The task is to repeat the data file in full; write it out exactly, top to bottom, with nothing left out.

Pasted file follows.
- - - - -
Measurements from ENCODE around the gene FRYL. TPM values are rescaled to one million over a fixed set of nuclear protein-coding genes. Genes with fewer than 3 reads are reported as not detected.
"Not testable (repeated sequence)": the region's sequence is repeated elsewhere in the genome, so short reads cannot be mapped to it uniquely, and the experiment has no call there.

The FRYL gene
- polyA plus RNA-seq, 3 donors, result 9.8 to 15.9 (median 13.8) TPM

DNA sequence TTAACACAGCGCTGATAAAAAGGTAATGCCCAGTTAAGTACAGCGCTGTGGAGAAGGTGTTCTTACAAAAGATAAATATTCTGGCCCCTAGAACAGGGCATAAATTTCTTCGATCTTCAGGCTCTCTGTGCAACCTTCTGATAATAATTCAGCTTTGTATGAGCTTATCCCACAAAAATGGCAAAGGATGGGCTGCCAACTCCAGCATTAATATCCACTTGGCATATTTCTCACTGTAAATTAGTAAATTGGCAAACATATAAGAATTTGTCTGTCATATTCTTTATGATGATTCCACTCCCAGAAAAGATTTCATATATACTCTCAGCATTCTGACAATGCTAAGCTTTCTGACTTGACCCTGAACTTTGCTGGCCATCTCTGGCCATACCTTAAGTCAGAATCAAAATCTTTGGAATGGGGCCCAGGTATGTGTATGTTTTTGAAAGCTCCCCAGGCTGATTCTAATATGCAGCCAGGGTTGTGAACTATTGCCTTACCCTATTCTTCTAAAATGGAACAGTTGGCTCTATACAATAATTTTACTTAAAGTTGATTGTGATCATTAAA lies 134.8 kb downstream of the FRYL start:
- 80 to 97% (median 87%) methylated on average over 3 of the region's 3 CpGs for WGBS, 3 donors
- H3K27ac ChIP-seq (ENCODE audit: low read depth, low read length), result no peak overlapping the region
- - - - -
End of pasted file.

Measurements from ENCODE around the gene FRYL. TPM values are rescaled to one million over a fixed set of nuclear protein-coding genes. Genes with fewer than 3 reads are reported as not detected.
"Not testable (repeated sequence)": the region's sequence is repeated elsewhere in the genome, so short reads cannot be mapped to it uniquely, and the experiment has no call there.

The FRYL gene
- polyA plus RNA-seq, 3 donors, result 9.8 to 15.9 (median 13.8) TPM

DNA sequence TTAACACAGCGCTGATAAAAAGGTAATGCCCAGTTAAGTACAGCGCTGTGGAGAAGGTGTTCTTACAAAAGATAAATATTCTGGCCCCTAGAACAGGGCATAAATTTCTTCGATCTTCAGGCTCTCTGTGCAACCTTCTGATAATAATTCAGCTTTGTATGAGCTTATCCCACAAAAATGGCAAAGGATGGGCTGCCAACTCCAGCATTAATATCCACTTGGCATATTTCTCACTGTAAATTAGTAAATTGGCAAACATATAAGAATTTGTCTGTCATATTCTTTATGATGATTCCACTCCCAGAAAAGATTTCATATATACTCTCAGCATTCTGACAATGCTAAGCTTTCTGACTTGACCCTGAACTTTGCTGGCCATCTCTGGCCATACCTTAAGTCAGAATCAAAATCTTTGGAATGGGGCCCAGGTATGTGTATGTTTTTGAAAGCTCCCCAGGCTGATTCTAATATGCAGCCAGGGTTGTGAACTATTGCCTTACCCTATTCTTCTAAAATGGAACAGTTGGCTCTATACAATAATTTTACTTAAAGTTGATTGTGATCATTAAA lies 134.8 kb downstream of the FRYL start:
- 80 to 97% (median 87%) methylated on average over 3 of the region's 3 CpGs for WGBS, 3 donors
- H3K27ac ChIP-seq (ENCODE audit: low read depth, low read length), result no peak overlapping the region